As the province continues to post the country’s highest average rental prices, B.C.’s 2022 budget focuses on housing at-risk youth and others experiencing homelessness – while making no mention of its long awaited rebate for renters.
The budget includes $633 million over three years, with the largest totals going toward supporting youth at risk of being homeless, those who have been sheltered in recent years and those still experiencing homelessness.
The province secured shelter spaces when the pandemic first hit and, with COVID-19’s impact’s lingering, $264 million over three years will go into maintaining housing supports for up to 3,000 people who were temporarily sheltered in government-leased hotel and other spaces.
Just over $100 million of those funds, for capital investments and operating costs, will go toward of transitioning those people into permanent spaces. Another $150 million is set aside for extending temporary spaces for individuals as permanent spots become available.
Overlapping mental-health challenges and substance-use issues among vulnerable people getting housed led the province to fund the rollout of 20 complex care sites province-wide for about 500 people before the end of 2025. That comes with a price tag of $164 million.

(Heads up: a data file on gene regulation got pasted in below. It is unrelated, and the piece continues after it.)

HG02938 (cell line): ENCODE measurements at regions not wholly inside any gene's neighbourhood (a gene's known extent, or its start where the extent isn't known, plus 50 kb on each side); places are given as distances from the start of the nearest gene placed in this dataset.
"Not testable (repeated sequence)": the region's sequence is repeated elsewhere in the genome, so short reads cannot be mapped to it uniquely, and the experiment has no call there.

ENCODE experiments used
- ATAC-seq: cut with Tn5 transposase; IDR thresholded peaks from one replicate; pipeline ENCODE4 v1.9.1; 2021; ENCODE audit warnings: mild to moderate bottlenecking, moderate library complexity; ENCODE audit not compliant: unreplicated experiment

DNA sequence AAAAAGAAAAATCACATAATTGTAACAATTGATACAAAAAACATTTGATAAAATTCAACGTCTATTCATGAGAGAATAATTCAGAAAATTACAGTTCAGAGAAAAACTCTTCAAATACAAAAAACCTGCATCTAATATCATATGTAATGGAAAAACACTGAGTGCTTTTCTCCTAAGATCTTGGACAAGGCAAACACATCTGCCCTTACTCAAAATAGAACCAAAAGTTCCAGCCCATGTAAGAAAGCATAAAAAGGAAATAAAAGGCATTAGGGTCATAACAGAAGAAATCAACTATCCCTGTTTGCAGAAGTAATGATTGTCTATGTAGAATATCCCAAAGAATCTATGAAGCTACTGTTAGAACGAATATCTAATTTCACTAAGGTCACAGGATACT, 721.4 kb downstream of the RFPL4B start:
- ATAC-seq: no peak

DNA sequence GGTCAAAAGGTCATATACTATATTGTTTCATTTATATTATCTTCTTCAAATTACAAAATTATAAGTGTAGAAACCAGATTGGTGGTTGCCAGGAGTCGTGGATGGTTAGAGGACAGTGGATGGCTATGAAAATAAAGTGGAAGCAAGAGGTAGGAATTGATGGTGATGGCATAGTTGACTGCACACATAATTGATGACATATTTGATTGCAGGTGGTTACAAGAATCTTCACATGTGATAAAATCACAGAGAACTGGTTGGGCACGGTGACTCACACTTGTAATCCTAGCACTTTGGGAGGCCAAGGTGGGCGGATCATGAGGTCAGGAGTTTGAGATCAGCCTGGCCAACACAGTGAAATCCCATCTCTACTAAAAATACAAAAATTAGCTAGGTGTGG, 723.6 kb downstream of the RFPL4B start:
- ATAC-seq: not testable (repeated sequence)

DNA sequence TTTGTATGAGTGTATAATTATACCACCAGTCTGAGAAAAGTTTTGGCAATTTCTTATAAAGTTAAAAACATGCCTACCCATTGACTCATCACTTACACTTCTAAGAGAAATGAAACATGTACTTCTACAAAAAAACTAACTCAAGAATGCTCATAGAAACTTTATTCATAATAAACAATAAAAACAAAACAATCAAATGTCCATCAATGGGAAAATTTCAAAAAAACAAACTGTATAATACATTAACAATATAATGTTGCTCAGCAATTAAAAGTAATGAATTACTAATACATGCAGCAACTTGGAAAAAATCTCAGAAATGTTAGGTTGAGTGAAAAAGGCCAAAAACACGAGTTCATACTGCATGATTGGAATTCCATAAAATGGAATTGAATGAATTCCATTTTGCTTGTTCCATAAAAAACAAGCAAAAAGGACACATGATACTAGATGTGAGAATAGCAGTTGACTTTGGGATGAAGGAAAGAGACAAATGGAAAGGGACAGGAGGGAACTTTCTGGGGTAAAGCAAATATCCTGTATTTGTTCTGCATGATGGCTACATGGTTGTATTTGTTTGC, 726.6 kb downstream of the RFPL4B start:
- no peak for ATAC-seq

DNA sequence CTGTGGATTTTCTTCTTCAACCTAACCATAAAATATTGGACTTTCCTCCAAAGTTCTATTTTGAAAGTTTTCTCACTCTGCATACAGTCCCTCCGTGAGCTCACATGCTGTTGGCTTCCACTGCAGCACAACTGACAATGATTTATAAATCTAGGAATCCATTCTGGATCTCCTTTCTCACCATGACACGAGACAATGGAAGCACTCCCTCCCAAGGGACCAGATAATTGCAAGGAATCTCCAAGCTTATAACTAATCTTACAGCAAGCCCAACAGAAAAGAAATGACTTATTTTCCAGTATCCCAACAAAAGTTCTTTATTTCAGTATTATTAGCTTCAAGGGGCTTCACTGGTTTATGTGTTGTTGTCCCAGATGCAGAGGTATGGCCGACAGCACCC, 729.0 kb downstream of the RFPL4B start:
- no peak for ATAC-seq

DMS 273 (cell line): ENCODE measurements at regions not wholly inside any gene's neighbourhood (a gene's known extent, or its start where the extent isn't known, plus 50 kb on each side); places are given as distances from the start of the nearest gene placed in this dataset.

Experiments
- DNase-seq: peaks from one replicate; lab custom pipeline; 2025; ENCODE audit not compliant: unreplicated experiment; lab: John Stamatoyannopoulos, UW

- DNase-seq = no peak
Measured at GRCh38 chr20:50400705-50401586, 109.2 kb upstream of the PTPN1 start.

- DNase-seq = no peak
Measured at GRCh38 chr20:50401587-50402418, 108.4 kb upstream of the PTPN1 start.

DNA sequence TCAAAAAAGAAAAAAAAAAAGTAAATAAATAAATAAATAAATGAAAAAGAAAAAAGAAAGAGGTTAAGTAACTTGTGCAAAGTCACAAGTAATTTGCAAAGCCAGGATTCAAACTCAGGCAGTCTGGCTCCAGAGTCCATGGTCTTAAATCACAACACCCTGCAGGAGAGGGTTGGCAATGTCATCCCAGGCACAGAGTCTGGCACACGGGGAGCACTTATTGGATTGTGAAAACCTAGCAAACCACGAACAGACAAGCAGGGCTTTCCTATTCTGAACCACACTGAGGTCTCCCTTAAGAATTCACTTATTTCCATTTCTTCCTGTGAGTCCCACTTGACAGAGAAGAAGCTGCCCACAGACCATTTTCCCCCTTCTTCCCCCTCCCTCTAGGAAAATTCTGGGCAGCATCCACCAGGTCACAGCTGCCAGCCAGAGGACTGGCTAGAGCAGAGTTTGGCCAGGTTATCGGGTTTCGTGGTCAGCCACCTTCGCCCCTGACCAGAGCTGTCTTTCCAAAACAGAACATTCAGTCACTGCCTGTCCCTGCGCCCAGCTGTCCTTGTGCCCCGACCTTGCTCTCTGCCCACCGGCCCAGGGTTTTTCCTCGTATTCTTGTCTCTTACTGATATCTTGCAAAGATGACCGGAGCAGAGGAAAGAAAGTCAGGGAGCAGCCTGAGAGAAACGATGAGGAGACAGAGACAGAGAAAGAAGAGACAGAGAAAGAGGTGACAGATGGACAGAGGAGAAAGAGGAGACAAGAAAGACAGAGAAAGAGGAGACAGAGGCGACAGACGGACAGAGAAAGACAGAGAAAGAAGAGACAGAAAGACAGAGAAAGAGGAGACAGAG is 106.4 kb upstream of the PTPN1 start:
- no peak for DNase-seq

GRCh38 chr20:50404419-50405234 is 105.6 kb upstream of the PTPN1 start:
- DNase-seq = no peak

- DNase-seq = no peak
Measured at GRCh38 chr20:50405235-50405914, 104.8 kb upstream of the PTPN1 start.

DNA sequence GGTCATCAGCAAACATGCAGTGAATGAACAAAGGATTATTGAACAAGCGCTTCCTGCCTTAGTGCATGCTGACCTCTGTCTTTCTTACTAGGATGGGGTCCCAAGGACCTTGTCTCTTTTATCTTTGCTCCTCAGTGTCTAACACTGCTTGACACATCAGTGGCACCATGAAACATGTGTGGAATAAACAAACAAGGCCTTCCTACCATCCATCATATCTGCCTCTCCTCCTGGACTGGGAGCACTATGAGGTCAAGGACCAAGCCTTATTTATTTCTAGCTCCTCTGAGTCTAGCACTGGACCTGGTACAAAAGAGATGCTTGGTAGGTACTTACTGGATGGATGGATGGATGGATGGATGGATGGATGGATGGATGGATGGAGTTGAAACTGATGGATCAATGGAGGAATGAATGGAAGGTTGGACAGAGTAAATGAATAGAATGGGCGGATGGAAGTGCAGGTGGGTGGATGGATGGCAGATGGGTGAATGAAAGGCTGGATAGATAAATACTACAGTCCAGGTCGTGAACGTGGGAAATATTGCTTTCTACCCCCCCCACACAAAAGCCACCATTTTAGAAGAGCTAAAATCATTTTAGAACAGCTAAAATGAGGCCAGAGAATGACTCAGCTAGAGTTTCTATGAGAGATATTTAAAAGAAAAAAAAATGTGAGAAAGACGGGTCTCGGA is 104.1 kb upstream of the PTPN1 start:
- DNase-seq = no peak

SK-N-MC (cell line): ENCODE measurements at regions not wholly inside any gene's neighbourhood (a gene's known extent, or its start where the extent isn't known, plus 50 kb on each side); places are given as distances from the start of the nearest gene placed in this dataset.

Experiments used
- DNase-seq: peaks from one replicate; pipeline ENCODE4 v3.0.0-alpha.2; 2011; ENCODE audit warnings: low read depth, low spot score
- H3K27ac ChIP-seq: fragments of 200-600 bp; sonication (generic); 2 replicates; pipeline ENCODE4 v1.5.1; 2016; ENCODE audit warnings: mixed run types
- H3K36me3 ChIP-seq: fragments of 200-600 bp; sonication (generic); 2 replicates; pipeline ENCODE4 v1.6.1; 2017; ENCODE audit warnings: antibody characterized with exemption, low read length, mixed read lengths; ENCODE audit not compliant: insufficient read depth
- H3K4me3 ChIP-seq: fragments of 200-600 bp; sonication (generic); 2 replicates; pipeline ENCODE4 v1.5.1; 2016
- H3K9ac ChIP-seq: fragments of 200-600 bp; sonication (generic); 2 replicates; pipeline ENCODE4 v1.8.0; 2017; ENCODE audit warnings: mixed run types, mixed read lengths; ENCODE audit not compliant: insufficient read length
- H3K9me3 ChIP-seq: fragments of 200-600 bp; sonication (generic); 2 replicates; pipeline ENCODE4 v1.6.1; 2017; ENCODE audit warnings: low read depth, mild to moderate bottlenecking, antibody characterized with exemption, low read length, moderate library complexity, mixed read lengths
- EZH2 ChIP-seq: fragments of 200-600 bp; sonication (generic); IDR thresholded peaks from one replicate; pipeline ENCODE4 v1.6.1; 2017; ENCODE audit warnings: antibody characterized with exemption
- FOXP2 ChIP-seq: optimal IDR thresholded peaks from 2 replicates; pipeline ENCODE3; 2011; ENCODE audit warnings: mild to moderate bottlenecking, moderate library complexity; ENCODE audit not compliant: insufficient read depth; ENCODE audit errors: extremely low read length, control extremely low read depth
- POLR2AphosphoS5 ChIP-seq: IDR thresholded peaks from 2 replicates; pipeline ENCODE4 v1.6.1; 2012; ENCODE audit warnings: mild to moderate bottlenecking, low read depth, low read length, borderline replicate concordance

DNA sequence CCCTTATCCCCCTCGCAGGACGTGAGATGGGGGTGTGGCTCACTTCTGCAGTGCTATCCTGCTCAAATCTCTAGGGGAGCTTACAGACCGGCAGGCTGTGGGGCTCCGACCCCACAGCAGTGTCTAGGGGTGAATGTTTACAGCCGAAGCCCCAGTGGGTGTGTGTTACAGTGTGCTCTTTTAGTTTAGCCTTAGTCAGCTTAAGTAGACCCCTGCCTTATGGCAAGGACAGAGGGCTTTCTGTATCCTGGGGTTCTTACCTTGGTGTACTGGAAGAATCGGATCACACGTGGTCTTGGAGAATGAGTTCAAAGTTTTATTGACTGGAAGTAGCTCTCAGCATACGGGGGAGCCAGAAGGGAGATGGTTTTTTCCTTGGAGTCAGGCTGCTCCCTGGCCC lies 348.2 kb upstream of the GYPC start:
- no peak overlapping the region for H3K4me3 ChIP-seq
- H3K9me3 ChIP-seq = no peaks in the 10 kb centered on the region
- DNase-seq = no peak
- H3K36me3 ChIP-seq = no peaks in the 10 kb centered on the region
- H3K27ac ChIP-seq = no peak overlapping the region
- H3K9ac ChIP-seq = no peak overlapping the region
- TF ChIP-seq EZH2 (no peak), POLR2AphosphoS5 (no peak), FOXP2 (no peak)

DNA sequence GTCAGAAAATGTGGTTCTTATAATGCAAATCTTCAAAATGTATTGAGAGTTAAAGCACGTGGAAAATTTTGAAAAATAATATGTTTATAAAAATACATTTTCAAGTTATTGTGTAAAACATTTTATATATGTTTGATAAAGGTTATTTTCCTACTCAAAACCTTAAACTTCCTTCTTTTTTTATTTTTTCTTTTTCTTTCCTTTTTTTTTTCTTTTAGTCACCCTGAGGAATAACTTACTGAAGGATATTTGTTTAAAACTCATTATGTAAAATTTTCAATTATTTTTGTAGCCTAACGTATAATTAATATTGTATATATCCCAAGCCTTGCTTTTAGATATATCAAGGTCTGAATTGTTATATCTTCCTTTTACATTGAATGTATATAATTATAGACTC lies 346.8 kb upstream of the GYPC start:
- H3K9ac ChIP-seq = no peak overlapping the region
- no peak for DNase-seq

The province is also rolling out a $600-a-month rent supplement for former youth in care under the age of 27 who are at risk of homelessness. The province said about half of all youth who receive government care end up homeless at some point in their lives.
A separate homelessness-response program aims to provide more than 3,000 people with a $600 monthly rent supplement to help them access market housing by the end of 2025
Another $100 million from the 2022 fiscal year will fund the development of mixed-income rental housing for low-income families.
The rent supplement strategy for vulnerable groups is a shift for a government that has announced, but not delivered, a renters rebate during the past two election cycles, with the B.C. NDP in 2020 promising $400 for households who make up to $80,000 a year.
B.C.s pandemic-sprung rent freeze expired at the end of 2021, with landlords able to increase tenant payments by 1.5 per cent this year. Meanwhile, B.C. had the most expensive average January rental price ($2,181) in Canada, according to Rentals.ca report from last month.